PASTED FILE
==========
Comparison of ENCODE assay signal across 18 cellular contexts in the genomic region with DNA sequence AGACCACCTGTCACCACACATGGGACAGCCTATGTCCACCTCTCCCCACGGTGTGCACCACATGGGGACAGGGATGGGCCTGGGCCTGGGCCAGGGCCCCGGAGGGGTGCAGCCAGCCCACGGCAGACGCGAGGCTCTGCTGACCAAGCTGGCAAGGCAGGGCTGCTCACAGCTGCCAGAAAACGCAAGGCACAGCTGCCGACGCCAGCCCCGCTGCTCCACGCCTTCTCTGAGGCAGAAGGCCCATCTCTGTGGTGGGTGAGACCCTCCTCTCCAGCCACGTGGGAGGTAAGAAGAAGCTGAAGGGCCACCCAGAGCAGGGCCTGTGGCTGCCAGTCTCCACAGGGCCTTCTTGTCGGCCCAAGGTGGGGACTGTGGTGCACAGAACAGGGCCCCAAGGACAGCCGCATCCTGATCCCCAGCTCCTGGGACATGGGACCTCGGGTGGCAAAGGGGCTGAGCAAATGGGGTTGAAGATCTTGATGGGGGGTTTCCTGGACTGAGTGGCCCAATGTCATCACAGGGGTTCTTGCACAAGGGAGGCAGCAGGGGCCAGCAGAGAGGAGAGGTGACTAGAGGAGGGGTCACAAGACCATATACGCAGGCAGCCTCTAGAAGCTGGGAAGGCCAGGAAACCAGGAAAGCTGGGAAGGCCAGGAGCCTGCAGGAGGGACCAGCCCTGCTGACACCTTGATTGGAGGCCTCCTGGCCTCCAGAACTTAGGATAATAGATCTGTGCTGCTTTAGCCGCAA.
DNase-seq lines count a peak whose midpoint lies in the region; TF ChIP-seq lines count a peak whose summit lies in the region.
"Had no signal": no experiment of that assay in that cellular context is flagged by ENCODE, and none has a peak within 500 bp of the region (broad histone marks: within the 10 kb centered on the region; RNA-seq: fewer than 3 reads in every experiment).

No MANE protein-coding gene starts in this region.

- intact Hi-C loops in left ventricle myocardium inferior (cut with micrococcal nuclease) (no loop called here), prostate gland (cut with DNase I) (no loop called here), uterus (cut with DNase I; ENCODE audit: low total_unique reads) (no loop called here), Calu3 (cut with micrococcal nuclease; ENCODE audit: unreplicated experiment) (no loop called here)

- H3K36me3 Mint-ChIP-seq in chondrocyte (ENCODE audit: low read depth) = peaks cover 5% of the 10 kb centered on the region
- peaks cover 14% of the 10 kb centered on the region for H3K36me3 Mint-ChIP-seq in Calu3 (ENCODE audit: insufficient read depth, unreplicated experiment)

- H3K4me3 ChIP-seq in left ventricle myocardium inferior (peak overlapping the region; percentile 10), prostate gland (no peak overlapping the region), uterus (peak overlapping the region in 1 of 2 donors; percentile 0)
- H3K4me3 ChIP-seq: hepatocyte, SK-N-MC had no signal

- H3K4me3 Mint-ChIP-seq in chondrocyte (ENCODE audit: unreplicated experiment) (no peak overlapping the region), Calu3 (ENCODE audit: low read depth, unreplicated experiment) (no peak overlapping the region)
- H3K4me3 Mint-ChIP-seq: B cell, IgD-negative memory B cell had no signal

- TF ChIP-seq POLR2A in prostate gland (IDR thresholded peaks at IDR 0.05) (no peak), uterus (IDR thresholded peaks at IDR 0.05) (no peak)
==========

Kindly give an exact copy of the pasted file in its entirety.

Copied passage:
Comparison of ENCODE assay signal across 18 cellular contexts in the genomic region with DNA sequence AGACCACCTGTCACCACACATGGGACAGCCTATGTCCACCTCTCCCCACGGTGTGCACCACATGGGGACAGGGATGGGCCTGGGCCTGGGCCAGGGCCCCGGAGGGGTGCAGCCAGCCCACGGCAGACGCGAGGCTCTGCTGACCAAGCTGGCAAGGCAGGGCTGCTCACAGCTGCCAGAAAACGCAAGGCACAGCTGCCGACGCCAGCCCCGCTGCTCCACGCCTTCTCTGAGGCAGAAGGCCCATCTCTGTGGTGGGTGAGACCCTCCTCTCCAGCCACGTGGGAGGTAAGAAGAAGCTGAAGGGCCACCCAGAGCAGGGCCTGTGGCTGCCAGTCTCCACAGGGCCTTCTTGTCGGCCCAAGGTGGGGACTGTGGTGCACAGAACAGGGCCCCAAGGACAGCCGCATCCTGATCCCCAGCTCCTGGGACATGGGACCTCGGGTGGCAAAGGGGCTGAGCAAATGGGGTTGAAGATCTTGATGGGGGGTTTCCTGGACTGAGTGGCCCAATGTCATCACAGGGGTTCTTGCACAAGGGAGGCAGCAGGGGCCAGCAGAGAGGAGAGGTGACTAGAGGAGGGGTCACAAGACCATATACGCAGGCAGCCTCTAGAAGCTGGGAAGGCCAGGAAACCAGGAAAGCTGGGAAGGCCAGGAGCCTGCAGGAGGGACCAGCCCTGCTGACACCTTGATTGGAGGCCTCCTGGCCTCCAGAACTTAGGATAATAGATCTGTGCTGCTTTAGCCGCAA.
DNase-seq lines count a peak whose midpoint lies in the region; TF ChIP-seq lines count a peak whose summit lies in the region.
"Had no signal": no experiment of that assay in that cellular context is flagged by ENCODE, and none has a peak within 500 bp of the region (broad histone marks: within the 10 kb centered on the region; RNA-seq: fewer than 3 reads in every experiment).

No MANE protein-coding gene starts in this region.

- intact Hi-C loops in left ventricle myocardium inferior (cut with micrococcal nuclease) (no loop called here), prostate gland (cut with DNase I) (no loop called here), uterus (cut with DNase I; ENCODE audit: low total_unique reads) (no loop called here), Calu3 (cut with micrococcal nuclease; ENCODE audit: unreplicated experiment) (no loop called here)

- H3K36me3 Mint-ChIP-seq in chondrocyte (ENCODE audit: low read depth) = peaks cover 5% of the 10 kb centered on the region
- peaks cover 14% of the 10 kb centered on the region for H3K36me3 Mint-ChIP-seq in Calu3 (ENCODE audit: insufficient read depth, unreplicated experiment)

- H3K4me3 ChIP-seq in left ventricle myocardium inferior (peak overlapping the region; percentile 10), prostate gland (no peak overlapping the region), uterus (peak overlapping the region in 1 of 2 donors; percentile 0)
- H3K4me3 ChIP-seq: hepatocyte, SK-N-MC had no signal

- H3K4me3 Mint-ChIP-seq in chondrocyte (ENCODE audit: unreplicated experiment) (no peak overlapping the region), Calu3 (ENCODE audit: low read depth, unreplicated experiment) (no peak overlapping the region)
- H3K4me3 Mint-ChIP-seq: B cell, IgD-negative memory B cell had no signal

- TF ChIP-seq POLR2A in prostate gland (IDR thresholded peaks at IDR 0.05) (no peak), uterus (IDR thresholded peaks at IDR 0.05) (no peak)